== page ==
The new Administration must recognise what Iran is attempting to do and formulate policy accordingly. It must demand full JCPOA compliance by Iran before any significant sanctions are lifted. And even after such compliance occurs, leverage must be maintained to force Teheran back to the negotiating table.

Fortunately, many US sanctions on Iran are not nuclear-related, but targeted at Teheran’s other rogue behaviours – missile-building, terrorism, subverting neighbours, targeting shipping, human rights abuses,etc. If preserved and strengthened, these measures have the ability to keep the pressure on the Iranian regime even after an ostensible return to compliance with the JCPOA takes place.

In addition, on top of the economic leverage due to “maximum pressure”, the US and Israel have demonstrated they have essentially free rein to eliminate senior Iranian officials, sabotage Iranian nuclear facilities and conduct serious cyberattacks against Iran. The incoming administration therefore has a variety of economic and non-economic options available to respond to nuclear violations, and other rogue behaviours.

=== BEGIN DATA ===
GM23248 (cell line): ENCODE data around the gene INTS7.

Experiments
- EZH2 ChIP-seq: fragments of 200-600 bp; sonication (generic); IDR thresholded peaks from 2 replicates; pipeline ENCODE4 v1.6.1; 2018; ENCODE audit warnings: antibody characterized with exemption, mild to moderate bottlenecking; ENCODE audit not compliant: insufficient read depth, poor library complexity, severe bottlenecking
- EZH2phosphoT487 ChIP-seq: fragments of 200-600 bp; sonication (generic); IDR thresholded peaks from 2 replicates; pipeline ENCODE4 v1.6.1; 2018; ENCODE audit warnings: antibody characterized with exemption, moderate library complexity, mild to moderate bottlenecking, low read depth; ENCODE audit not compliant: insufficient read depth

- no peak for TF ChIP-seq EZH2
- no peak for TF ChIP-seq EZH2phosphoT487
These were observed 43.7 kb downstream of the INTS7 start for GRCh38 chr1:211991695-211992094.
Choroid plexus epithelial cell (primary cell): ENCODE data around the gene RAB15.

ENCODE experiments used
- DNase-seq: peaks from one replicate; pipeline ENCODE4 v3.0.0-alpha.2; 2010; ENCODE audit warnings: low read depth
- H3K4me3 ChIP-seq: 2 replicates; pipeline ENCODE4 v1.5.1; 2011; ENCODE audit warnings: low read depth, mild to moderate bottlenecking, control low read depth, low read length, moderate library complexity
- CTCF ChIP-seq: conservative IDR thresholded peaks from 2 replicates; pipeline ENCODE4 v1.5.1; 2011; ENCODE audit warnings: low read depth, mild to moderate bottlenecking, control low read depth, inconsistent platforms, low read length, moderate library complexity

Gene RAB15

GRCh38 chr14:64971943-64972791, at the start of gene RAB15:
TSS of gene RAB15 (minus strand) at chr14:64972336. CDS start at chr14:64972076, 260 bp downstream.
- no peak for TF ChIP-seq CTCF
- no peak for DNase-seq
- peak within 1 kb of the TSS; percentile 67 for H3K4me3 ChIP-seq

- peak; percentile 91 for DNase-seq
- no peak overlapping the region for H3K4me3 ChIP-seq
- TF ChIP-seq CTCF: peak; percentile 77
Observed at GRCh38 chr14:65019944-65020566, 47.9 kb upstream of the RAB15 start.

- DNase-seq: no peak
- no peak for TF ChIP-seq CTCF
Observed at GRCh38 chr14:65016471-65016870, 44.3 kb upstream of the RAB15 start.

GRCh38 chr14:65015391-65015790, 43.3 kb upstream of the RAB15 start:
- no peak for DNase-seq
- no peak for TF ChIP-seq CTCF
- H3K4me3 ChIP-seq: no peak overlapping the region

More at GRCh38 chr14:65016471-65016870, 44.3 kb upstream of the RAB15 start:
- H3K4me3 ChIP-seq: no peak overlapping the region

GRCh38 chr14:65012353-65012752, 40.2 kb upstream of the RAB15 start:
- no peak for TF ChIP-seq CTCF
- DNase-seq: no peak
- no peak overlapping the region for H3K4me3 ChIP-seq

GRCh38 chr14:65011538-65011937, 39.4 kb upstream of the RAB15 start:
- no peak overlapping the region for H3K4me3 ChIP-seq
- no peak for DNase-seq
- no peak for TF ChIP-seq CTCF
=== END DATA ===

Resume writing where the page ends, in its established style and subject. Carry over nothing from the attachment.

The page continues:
Veteran US statesman Henry Kissinger recently said, “I don’t believe that the spirit [of the Iran deal], with a time limit and so many escape clauses, will do anything other than bring nuclear weapons all over the Middle East.”

The new US administration needs to internalise this wisdom and recognise that the JCPOA is no solution to the Iranian nuclear problem, but must, at best, be an interim stepping stone to something better.

Dr. Tzvi Fleischer is Editor in Chief of the Australia/Israel Review, published by the Australia/Israel & Jewish Affairs Council (AIJAC). Oved Lobel is a policy analyst at AIJAC.